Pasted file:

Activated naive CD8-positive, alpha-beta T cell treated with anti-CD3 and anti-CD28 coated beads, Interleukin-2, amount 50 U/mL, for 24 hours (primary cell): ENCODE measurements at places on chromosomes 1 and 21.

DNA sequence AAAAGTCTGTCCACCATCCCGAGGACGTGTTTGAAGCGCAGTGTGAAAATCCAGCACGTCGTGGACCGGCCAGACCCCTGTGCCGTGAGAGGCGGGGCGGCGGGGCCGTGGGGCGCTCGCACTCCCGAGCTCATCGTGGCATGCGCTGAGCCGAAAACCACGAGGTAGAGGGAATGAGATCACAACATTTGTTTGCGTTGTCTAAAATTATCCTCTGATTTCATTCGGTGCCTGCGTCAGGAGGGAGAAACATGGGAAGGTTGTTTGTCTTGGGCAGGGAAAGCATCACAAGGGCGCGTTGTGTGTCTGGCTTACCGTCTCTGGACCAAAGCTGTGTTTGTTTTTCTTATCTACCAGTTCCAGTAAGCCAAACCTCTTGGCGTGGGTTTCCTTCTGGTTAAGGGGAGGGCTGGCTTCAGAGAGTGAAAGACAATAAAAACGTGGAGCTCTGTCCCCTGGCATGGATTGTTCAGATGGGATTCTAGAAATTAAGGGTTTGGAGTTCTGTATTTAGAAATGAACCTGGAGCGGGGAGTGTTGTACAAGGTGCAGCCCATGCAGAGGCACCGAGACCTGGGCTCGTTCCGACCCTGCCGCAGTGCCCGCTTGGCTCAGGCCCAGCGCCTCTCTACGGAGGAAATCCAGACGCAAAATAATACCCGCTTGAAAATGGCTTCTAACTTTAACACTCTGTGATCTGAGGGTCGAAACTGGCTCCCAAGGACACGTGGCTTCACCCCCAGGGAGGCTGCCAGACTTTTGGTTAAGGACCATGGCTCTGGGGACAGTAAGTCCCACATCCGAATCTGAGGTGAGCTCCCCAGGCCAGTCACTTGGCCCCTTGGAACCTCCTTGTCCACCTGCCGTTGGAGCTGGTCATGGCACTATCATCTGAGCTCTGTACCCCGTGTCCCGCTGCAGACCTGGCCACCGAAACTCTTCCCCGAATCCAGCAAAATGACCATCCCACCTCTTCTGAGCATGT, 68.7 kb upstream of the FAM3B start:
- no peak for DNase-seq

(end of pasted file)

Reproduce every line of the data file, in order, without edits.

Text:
Activated naive CD8-positive, alpha-beta T cell treated with anti-CD3 and anti-CD28 coated beads, Interleukin-2, amount 50 U/mL, for 24 hours (primary cell): ENCODE measurements at places on chromosomes 1 and 21.

DNA sequence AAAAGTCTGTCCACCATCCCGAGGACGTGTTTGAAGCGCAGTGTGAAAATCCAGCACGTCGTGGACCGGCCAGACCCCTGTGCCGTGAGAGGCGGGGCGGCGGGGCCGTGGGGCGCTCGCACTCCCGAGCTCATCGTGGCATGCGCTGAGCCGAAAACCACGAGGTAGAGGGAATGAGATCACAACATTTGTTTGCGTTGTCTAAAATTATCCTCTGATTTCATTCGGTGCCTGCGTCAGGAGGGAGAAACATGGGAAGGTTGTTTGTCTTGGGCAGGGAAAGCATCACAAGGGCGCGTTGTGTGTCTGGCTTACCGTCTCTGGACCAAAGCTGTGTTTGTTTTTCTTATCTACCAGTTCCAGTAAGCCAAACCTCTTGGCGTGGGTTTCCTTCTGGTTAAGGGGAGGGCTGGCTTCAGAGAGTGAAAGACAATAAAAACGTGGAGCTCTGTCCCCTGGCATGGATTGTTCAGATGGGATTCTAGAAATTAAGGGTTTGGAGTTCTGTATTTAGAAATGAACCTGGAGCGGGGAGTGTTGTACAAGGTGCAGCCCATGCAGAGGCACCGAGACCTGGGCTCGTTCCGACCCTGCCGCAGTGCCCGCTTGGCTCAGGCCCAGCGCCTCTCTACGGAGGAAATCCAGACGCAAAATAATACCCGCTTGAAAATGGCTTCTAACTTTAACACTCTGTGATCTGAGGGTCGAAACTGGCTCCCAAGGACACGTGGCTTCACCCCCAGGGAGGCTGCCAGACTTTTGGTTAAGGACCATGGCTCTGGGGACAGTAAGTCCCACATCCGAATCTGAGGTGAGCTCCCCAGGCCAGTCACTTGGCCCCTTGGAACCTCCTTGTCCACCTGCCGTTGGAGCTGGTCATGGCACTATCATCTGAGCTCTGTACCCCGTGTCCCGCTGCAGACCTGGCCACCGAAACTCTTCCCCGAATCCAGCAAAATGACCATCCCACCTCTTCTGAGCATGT, 68.7 kb upstream of the FAM3B start:
- no peak for DNase-seq